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- Thread starter Rosen
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In summary, the statement is evidenced by the fact that the sum of the interior angles of the triangle formed by the Prime Meridian, the 90° line of longitude, and the equator...is 180°.f

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Off the top of my head, if there are indeed curled up extra dimensions as string theorists say, one could conceive at least of somehow a dimension curling or unfurling over time, but this is just idle speculation about a topic I know precious little.

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AFAIK there is no mathematical description for a dimensionless void.

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also, i don't think there is such a thing as a "dimensionless void." by definition, a void is an empty space, or a space completely absent of matter and/or energy. the only dimensionless entity in our universe would be a point. and i think the simplest definition of a void would be an empty space between two points. in this case, the simplest "void" would be the absence of a line (or infinite set of points) between two endpoints. in 2 dimensions, a void would a surface (another infinite set of points) absent of any matter/energy, contained by 2 or more lines (you might be thinking that it takes at least 3 lines to constitute a "closed" area, but think outside of Euclidean geometry, i.e. think curved surfaces). in 3 dimensions, a void would be a volume absent of any matter/energy, contained by 2 or more surfaces. what I'm getting at here is that a void implies dimensions, and is not dimensionless.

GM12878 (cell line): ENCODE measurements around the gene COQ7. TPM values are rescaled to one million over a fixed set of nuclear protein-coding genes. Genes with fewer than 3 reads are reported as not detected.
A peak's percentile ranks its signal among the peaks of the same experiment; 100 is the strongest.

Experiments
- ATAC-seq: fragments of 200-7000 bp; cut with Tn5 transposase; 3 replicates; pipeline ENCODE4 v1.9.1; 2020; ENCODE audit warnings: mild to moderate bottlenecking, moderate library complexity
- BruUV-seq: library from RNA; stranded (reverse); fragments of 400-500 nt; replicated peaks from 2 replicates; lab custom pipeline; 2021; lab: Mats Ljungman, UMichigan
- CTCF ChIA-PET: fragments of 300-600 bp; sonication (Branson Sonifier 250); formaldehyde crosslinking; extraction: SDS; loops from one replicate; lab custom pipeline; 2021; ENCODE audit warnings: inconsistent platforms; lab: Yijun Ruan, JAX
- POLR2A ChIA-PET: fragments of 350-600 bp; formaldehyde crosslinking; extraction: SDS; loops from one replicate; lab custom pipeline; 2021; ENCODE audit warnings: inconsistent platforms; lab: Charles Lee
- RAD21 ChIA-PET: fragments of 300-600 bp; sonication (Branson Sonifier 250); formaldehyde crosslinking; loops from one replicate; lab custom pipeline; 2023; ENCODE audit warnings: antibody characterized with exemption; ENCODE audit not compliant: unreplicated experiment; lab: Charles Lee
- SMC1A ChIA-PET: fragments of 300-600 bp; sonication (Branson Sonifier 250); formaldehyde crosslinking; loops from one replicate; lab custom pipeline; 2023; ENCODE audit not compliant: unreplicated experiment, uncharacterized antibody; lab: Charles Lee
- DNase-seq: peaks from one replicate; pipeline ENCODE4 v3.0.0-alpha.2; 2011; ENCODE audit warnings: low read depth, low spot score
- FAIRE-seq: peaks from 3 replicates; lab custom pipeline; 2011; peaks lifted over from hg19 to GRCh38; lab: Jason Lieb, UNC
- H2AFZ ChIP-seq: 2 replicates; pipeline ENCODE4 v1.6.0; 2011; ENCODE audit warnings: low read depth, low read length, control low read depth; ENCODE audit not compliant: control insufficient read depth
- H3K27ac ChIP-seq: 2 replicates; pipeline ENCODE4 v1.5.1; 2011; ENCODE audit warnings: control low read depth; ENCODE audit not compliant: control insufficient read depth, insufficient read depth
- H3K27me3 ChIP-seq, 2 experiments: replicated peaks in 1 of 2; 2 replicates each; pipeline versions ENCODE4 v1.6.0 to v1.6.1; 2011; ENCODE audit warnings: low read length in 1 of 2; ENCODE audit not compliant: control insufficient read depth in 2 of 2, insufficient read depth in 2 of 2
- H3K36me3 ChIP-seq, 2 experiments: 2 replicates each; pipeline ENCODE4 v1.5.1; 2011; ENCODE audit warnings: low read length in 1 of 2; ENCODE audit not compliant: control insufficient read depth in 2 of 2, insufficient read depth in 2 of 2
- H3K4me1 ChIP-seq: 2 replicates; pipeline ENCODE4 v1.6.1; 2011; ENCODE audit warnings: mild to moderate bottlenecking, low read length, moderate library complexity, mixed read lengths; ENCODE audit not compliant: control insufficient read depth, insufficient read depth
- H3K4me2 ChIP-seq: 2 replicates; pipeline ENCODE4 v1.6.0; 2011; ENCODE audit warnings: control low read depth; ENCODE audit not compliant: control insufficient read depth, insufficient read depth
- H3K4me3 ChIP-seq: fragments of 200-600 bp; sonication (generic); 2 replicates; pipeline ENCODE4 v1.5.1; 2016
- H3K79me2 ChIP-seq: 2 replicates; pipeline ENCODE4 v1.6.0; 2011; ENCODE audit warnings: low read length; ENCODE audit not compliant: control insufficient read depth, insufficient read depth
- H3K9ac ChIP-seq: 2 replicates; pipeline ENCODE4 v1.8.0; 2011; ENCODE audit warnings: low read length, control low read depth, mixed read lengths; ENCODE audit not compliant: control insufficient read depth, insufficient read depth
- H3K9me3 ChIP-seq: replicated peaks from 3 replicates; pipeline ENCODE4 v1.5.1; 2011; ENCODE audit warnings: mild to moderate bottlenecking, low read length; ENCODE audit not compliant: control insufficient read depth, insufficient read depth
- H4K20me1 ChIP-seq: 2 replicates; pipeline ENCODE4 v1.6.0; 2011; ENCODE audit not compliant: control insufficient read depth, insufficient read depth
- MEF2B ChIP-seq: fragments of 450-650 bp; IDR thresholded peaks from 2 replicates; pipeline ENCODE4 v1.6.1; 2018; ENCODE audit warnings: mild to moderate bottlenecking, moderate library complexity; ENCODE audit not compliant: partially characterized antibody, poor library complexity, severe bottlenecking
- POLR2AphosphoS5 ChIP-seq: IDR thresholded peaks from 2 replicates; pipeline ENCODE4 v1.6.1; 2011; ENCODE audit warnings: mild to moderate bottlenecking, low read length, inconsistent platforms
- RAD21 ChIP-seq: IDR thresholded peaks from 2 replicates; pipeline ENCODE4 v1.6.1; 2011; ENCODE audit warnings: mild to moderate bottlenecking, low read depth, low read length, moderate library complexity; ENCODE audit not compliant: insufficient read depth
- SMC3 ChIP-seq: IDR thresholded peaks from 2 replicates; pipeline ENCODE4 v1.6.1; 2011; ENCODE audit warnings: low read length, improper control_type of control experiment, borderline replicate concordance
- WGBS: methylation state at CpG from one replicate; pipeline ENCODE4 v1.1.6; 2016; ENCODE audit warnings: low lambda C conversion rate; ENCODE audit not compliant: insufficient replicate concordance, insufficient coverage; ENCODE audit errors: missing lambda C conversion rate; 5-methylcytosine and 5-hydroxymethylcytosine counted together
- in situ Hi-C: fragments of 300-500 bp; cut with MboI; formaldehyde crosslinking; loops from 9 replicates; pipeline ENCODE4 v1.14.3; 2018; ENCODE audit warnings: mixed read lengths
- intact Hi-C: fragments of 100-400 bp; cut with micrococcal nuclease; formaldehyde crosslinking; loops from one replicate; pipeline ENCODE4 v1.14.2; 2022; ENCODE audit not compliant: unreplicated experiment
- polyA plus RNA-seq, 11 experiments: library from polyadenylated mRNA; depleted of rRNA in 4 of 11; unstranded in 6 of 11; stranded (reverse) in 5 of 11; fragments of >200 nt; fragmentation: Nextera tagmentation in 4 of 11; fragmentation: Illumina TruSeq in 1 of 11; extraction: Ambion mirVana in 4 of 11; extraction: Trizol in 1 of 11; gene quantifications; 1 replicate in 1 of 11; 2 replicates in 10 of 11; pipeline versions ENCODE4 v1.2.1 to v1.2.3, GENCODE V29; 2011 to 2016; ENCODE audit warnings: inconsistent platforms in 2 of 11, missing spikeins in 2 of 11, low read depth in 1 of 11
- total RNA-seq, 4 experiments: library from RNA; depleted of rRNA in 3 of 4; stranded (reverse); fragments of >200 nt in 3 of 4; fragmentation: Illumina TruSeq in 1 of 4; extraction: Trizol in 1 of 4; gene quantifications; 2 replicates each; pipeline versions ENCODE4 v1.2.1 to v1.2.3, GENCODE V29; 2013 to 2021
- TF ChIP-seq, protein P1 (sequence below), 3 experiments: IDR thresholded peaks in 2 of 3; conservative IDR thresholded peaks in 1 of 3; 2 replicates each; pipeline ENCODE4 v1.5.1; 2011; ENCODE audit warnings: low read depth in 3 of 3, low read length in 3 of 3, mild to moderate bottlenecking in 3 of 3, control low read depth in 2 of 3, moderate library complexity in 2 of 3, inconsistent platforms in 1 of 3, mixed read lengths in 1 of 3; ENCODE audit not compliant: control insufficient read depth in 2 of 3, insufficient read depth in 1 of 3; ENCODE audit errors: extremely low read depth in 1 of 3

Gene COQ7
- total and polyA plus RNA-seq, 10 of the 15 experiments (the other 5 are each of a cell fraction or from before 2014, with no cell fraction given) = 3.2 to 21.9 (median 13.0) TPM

finally, it would be impossible to tell if the uncertainty principle applies in such a void if it existed b/c a void is by definition empty of matter/energy. there would be no particles' positions or measure, and no particles' momentums to be uncertain about, or vice versa.

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By appealing to differential geometry, it is known that surfaces possesses certain properties (like curvature) independent of any embedding. For example, take the 2D surface of a sphere embedded in 3D space. We can readily visualize this manifold as the surface of a ball. Interestingly, the curvature of a sphere of radius r (K = 1/r^2) is independent of this embedding (i.e. does not depend on the nature of the higher-dimensional space). In fact, the embedding is not even necessary -- the curvature isI was inquiring as to what models may have described such an area, and wondering if the uncertainty principle applied there. Great forum by the way. Thank you.

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In fact, the embedding is not even necessary -- the curvature isintrinsicto the surface!.

is this statement evidenced by the fact that the sum of the interior angles of the triangle formed by the Prime Meridian, the 90° line of longitude, and the equator = 270° (as opposed to 180° on a truly flat surface)?

TIA,

Eric

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Right. In particular, that you can make this determination by measuring the surface itself, irrespective of the space the Earth happens to be floating in.is this statement evidenced by the fact that the sum of the interior angles of the triangle formed by the Prime Meridian, the 90° line of longitude, and the equator = 270° (as opposed to 180° on a truly flat surface)?

TIA,

Eric

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